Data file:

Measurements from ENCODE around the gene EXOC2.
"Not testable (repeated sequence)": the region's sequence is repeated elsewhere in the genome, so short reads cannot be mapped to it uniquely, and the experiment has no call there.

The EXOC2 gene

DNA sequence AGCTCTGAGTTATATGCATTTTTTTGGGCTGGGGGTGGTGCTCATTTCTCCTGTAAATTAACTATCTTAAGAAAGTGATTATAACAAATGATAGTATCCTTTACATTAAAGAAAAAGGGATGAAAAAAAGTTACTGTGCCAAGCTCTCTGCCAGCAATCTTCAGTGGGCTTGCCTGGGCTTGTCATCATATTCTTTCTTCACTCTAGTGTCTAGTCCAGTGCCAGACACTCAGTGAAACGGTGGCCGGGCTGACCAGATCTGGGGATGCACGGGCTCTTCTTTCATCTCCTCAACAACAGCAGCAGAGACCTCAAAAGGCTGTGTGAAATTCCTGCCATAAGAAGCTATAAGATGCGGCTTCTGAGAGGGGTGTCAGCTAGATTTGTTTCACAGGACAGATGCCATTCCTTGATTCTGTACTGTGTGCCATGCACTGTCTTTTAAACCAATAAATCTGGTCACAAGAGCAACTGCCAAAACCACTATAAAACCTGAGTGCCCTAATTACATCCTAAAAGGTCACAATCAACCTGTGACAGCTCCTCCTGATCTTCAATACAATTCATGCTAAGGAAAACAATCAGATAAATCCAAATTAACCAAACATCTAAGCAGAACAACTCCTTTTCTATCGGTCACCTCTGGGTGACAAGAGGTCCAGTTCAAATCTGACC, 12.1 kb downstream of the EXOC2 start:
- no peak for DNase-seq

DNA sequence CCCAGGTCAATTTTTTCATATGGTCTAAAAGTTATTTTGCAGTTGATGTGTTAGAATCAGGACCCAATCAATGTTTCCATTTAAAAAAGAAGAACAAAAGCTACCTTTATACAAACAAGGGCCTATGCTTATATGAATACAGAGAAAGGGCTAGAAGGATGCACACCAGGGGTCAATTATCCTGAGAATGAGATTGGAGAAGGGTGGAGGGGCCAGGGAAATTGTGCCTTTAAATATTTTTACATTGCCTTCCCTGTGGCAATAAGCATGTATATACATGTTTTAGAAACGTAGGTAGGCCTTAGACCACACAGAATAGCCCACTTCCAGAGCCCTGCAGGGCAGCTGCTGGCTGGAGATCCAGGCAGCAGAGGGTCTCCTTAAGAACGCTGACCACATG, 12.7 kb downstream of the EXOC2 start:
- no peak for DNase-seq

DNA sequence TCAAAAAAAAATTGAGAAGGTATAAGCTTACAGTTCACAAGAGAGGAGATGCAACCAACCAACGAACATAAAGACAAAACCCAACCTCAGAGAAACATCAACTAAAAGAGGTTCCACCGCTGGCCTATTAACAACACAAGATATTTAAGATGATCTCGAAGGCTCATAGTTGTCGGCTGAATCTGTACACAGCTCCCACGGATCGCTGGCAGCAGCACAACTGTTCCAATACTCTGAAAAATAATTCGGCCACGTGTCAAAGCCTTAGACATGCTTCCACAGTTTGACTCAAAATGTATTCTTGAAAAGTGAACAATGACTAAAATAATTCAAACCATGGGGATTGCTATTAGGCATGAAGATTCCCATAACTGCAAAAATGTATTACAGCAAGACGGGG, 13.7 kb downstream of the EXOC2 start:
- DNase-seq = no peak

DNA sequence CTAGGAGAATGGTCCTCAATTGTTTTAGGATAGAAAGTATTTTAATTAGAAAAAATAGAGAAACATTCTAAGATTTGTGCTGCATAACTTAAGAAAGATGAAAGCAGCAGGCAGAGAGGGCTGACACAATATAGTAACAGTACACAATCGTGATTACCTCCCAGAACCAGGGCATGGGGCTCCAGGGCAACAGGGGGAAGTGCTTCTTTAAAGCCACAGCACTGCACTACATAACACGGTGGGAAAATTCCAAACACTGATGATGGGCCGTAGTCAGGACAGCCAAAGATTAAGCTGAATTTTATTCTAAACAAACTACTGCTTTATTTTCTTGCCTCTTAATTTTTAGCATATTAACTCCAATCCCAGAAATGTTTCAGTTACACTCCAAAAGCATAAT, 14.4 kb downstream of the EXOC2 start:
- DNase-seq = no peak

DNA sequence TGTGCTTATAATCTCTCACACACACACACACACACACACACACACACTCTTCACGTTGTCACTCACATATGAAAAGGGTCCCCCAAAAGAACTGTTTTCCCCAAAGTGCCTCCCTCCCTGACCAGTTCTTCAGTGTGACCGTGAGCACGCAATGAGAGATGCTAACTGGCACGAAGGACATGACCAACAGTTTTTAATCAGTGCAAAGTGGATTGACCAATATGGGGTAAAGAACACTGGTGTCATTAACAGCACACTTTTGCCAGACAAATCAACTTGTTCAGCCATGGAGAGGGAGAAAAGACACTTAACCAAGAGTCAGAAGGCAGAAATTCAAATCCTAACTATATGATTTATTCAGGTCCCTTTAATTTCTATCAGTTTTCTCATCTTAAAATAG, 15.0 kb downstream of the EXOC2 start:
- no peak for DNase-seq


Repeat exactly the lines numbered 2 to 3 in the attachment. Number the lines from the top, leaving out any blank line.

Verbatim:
"Not testable (repeated sequence)": the region's sequence is repeated elsewhere in the genome, so short reads cannot be mapped to it uniquely, and the experiment has no call there.

The EXOC2 gene